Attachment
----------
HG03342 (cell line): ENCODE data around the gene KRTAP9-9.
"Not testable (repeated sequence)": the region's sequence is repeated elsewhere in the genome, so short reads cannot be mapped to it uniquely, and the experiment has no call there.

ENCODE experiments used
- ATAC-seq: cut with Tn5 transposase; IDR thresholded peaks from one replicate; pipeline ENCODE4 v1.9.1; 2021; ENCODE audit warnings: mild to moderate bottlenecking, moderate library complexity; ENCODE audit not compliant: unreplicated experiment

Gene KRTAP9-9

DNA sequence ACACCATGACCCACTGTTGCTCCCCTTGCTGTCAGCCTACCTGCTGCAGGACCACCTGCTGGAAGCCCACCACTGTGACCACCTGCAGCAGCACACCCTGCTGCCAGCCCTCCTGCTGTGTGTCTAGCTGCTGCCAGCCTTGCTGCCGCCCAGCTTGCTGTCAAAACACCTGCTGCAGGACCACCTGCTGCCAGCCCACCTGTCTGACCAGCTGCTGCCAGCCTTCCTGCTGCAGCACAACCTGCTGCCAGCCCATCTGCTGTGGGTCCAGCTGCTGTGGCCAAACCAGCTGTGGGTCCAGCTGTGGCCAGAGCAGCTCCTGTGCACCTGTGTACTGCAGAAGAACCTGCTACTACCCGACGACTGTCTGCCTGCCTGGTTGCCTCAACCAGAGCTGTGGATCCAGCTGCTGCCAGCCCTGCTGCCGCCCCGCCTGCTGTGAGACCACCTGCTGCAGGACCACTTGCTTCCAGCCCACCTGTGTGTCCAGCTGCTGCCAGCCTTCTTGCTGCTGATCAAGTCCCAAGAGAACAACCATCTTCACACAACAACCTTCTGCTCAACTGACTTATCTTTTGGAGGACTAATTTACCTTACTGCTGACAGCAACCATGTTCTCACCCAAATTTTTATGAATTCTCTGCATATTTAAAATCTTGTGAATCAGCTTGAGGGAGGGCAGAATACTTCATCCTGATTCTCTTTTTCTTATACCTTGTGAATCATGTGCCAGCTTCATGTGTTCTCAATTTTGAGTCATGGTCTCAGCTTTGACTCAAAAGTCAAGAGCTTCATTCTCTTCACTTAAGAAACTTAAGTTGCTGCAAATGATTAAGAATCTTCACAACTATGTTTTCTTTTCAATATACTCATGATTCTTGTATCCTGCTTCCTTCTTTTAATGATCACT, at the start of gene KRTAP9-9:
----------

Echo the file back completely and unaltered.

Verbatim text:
HG03342 (cell line): ENCODE data around the gene KRTAP9-9.
"Not testable (repeated sequence)": the region's sequence is repeated elsewhere in the genome, so short reads cannot be mapped to it uniquely, and the experiment has no call there.

ENCODE experiments used
- ATAC-seq: cut with Tn5 transposase; IDR thresholded peaks from one replicate; pipeline ENCODE4 v1.9.1; 2021; ENCODE audit warnings: mild to moderate bottlenecking, moderate library complexity; ENCODE audit not compliant: unreplicated experiment

Gene KRTAP9-9

DNA sequence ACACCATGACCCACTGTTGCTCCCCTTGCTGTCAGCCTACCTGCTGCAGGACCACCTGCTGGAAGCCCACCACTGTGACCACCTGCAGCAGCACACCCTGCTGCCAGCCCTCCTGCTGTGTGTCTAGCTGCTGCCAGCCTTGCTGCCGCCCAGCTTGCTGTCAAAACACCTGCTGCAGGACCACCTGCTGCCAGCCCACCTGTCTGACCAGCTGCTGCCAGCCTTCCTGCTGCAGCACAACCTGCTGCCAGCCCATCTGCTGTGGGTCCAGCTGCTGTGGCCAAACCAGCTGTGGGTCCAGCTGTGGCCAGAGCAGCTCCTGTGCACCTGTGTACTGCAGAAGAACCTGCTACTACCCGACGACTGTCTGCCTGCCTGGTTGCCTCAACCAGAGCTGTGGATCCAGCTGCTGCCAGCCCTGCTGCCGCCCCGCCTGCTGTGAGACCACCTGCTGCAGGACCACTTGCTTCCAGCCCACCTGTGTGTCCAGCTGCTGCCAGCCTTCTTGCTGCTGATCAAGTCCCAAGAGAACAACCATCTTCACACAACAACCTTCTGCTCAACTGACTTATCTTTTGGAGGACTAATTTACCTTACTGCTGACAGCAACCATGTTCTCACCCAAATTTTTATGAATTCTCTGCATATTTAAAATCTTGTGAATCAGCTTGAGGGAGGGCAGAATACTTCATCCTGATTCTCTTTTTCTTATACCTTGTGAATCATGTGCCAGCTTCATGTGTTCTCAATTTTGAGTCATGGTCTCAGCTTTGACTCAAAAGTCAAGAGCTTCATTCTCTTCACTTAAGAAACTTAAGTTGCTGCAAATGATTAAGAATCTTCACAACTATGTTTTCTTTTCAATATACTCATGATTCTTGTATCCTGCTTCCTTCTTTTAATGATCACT, at the start of gene KRTAP9-9: